York students win top prizes in National Japanese Speech Contest

Two York University students who were top prize winners in the Ontario Japanese Speech Contest on March 5 also had impressive finishes at the National Japanese Speech Contest, held at the University of Toronto on March 19.

Matthew (He) Zhang was awarded first place in the intermediate category, while Paul Lee earned a third place finish in the advanced category.

Prof. Noriko Yabuki-Soh, Paul Lee, Prof. Norio Ota and Matthew (He) Zhang
Prof. Noriko Yabuki-Soh, Paul Lee, Prof. Norio Ota and Matthew (He) Zhang

The national competition featured 26 first place winners from all over Canada, who competed in four categories: beginner, intermediate, senior and advanced.

Yasunori Nakayama, consul-general of Japan in Toronto, made the opening remarks, while Jack Howard, a former librarian of Royal Ontario Museum, assumed the role of the chief judge.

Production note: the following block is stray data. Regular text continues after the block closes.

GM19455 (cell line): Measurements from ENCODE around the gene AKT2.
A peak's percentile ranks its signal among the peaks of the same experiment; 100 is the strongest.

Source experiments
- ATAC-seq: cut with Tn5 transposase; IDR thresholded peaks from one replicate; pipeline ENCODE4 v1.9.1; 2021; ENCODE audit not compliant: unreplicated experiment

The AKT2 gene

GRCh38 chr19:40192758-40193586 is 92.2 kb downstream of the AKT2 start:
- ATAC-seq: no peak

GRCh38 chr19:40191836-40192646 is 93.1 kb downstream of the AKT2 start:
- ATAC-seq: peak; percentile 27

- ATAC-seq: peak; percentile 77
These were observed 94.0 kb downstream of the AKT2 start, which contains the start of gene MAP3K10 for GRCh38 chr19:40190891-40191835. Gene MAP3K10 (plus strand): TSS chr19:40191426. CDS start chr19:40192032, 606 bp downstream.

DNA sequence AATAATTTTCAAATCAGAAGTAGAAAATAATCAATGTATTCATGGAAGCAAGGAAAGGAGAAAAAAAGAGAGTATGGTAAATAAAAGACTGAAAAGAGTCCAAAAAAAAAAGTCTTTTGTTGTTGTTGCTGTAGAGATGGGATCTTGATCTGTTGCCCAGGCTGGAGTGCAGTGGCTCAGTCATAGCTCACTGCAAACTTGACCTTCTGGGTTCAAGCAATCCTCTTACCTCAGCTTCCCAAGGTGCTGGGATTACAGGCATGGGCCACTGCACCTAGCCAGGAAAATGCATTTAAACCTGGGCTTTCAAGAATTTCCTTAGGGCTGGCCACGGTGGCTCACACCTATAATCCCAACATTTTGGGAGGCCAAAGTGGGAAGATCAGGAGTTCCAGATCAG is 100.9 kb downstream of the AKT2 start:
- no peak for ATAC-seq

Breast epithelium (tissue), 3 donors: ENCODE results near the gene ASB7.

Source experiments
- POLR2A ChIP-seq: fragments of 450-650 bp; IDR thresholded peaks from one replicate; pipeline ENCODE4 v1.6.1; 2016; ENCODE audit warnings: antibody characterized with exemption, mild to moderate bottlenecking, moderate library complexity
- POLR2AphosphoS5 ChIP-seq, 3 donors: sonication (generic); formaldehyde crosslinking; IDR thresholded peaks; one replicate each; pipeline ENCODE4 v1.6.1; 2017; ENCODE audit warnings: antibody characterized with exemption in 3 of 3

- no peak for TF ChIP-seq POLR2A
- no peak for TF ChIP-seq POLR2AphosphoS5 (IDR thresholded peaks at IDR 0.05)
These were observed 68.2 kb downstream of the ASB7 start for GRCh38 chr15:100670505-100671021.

The level and quality of the speeches were excellent, and all four Ontario representatives – including the two York students – won top prizes.

Matthew (He) Zhang presented a very impressive speech entitled “Ango Sakaguchi and Me”, describing the great influence of the Japanese writer Sakaguchi on his life. He was awarded first place in the intermediate category, and will receive an airline ticket to travel to Japan.

Nakayama noted that he was deeply moved by Zhang’s speech. Zhang had won the second-place prize in the Ontario Japanese Speech Contest, but replaced the first-place prize winner, Lily McDermott, because she was in Japan and not available for the contest.

Paul Lee delivered a speech entitled “Me and Matriarchal Family” in which he urged young men with a mother complex to overcome it and become independent as soon as possible, and looking for a partner who would not be like their mothers. The audience often responded to his speech with laughter.

“Professionally and objectively speaking, there were four excellent speeches at the contest and two of them were delivered by York students,” said Professor Norio Ota, coordinator of the Japanese Studies Program. “I consider this as testimonial to the high quality instruction offered in the Japanese Program at York University.”

Professors Noriko Yabuki-Soh and Kumiko Inutsuka served on the organizing committee.